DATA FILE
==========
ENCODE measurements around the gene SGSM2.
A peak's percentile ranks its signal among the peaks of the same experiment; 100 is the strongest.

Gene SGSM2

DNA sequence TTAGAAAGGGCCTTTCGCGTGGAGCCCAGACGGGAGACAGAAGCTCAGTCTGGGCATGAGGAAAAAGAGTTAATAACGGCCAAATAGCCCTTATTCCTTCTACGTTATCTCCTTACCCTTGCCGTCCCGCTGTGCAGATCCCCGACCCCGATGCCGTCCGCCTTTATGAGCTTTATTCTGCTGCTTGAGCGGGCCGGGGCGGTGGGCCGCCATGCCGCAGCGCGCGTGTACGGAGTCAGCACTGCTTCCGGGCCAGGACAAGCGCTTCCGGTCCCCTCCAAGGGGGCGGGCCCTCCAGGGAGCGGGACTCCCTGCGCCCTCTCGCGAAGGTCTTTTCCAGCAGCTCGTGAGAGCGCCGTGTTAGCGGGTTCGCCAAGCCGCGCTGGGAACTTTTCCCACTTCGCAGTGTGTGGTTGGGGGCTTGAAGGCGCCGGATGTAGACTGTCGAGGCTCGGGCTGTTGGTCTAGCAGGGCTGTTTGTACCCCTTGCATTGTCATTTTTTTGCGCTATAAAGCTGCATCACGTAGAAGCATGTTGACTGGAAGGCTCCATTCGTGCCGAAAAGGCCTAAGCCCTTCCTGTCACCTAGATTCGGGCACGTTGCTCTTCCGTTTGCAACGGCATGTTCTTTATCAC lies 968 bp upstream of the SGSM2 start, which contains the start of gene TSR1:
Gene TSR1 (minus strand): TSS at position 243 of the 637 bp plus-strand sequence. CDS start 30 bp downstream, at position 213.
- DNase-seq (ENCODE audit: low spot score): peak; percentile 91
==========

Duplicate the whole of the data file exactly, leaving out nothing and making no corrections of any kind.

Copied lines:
ENCODE measurements around the gene SGSM2.
A peak's percentile ranks its signal among the peaks of the same experiment; 100 is the strongest.

Gene SGSM2

DNA sequence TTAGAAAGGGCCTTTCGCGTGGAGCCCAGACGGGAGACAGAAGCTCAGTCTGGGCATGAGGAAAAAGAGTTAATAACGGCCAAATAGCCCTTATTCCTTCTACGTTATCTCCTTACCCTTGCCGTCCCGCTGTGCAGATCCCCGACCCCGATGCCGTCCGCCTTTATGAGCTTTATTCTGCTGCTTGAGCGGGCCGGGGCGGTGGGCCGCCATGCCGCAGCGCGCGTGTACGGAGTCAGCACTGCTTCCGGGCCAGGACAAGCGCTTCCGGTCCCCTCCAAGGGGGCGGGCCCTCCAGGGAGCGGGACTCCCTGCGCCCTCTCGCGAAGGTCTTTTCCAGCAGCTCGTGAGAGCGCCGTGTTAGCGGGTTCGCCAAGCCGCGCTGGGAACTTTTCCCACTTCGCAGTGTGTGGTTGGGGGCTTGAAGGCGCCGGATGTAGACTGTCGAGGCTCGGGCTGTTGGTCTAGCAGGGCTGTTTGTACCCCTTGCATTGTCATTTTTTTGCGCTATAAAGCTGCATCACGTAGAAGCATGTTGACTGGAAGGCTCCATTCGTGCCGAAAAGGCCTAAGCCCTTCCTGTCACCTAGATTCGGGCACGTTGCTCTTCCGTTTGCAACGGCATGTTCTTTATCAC lies 968 bp upstream of the SGSM2 start, which contains the start of gene TSR1:
Gene TSR1 (minus strand): TSS at position 243 of the 637 bp plus-strand sequence. CDS start 30 bp downstream, at position 213.
- DNase-seq (ENCODE audit: low spot score): peak; percentile 91